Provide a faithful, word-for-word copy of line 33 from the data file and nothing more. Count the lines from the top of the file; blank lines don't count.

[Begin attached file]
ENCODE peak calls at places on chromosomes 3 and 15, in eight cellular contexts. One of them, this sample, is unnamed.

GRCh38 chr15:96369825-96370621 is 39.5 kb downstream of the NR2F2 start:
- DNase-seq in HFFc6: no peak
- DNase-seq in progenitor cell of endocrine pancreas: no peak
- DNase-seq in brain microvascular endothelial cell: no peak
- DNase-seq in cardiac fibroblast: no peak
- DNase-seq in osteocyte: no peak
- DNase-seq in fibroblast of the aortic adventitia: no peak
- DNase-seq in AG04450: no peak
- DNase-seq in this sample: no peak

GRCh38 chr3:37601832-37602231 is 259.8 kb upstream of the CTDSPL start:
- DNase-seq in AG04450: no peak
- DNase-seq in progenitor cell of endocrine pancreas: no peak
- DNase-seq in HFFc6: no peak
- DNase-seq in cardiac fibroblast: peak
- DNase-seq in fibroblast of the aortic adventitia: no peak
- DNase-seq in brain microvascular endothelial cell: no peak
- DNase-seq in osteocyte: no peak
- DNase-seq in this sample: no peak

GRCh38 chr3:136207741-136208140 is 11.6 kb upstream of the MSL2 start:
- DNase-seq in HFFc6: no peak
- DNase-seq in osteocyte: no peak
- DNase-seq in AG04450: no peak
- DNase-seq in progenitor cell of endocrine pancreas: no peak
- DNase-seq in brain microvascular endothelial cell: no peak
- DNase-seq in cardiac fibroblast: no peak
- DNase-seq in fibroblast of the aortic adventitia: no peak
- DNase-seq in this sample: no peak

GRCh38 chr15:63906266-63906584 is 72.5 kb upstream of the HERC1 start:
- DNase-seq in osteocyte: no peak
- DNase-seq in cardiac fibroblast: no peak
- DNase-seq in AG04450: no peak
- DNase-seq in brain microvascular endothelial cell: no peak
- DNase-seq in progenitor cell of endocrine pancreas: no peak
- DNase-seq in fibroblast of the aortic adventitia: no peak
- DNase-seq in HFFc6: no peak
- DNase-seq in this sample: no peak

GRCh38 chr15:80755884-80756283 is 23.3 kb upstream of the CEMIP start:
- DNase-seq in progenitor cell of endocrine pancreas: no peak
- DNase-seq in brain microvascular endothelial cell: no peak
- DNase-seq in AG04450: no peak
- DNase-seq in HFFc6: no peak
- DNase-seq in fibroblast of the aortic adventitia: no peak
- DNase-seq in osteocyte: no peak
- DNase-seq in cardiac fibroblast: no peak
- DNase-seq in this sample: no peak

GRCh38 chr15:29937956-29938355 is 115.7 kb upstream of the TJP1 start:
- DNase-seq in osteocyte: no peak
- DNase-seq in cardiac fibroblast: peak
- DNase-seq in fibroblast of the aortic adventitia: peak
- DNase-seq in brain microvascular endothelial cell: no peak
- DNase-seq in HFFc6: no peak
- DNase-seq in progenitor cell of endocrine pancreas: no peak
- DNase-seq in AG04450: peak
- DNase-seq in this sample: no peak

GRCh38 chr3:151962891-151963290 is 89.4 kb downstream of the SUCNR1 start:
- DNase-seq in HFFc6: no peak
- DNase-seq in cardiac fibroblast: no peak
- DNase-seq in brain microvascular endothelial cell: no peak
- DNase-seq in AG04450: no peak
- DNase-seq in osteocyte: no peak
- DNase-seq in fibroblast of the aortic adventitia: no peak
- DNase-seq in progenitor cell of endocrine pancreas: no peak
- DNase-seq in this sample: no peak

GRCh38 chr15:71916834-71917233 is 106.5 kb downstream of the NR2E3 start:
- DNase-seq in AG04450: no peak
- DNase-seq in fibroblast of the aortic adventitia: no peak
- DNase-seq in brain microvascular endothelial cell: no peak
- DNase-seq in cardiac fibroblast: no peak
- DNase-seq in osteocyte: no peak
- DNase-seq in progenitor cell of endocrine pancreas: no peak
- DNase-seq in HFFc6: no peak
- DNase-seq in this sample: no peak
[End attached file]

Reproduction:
- DNase-seq in brain microvascular endothelial cell: no peak